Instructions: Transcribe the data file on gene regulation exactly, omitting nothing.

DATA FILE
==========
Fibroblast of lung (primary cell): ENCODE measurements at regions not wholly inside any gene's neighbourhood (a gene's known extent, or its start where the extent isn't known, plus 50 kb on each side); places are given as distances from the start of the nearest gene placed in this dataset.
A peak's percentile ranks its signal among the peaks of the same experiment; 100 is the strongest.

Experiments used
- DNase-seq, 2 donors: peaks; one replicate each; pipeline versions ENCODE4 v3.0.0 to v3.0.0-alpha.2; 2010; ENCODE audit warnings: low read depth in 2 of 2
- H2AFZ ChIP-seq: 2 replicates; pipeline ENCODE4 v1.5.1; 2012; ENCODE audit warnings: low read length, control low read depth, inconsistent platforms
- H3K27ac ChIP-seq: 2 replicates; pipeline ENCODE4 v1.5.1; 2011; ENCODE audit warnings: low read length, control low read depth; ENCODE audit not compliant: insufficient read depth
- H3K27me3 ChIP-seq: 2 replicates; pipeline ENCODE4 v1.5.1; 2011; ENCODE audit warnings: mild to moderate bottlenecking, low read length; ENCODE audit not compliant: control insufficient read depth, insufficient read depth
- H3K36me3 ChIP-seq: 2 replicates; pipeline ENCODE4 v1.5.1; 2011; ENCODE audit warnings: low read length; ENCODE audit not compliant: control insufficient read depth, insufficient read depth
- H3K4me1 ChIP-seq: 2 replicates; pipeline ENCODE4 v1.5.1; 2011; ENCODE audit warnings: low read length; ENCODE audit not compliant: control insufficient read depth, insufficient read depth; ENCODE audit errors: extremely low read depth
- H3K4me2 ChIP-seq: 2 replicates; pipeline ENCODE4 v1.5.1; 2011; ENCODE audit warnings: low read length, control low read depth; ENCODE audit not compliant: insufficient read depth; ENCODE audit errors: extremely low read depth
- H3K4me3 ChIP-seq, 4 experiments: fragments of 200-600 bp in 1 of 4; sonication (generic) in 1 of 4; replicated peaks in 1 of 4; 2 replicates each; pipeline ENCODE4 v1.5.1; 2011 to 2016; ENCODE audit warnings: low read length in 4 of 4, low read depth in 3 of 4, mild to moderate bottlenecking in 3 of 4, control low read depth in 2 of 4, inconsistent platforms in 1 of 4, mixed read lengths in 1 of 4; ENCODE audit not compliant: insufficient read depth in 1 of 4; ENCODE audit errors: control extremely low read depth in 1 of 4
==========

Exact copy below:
Fibroblast of lung (primary cell): ENCODE measurements at regions not wholly inside any gene's neighbourhood (a gene's known extent, or its start where the extent isn't known, plus 50 kb on each side); places are given as distances from the start of the nearest gene placed in this dataset.
A peak's percentile ranks its signal among the peaks of the same experiment; 100 is the strongest.

Experiments used
- DNase-seq, 2 donors: peaks; one replicate each; pipeline versions ENCODE4 v3.0.0 to v3.0.0-alpha.2; 2010; ENCODE audit warnings: low read depth in 2 of 2
- H2AFZ ChIP-seq: 2 replicates; pipeline ENCODE4 v1.5.1; 2012; ENCODE audit warnings: low read length, control low read depth, inconsistent platforms
- H3K27ac ChIP-seq: 2 replicates; pipeline ENCODE4 v1.5.1; 2011; ENCODE audit warnings: low read length, control low read depth; ENCODE audit not compliant: insufficient read depth
- H3K27me3 ChIP-seq: 2 replicates; pipeline ENCODE4 v1.5.1; 2011; ENCODE audit warnings: mild to moderate bottlenecking, low read length; ENCODE audit not compliant: control insufficient read depth, insufficient read depth
- H3K36me3 ChIP-seq: 2 replicates; pipeline ENCODE4 v1.5.1; 2011; ENCODE audit warnings: low read length; ENCODE audit not compliant: control insufficient read depth, insufficient read depth
- H3K4me1 ChIP-seq: 2 replicates; pipeline ENCODE4 v1.5.1; 2011; ENCODE audit warnings: low read length; ENCODE audit not compliant: control insufficient read depth, insufficient read depth; ENCODE audit errors: extremely low read depth
- H3K4me2 ChIP-seq: 2 replicates; pipeline ENCODE4 v1.5.1; 2011; ENCODE audit warnings: low read length, control low read depth; ENCODE audit not compliant: insufficient read depth; ENCODE audit errors: extremely low read depth
- H3K4me3 ChIP-seq, 4 experiments: fragments of 200-600 bp in 1 of 4; sonication (generic) in 1 of 4; replicated peaks in 1 of 4; 2 replicates each; pipeline ENCODE4 v1.5.1; 2011 to 2016; ENCODE audit warnings: low read length in 4 of 4, low read depth in 3 of 4, mild to moderate bottlenecking in 3 of 4, control low read depth in 2 of 4, inconsistent platforms in 1 of 4, mixed read lengths in 1 of 4; ENCODE audit not compliant: insufficient read depth in 1 of 4; ENCODE audit errors: control extremely low read depth in 1 of 4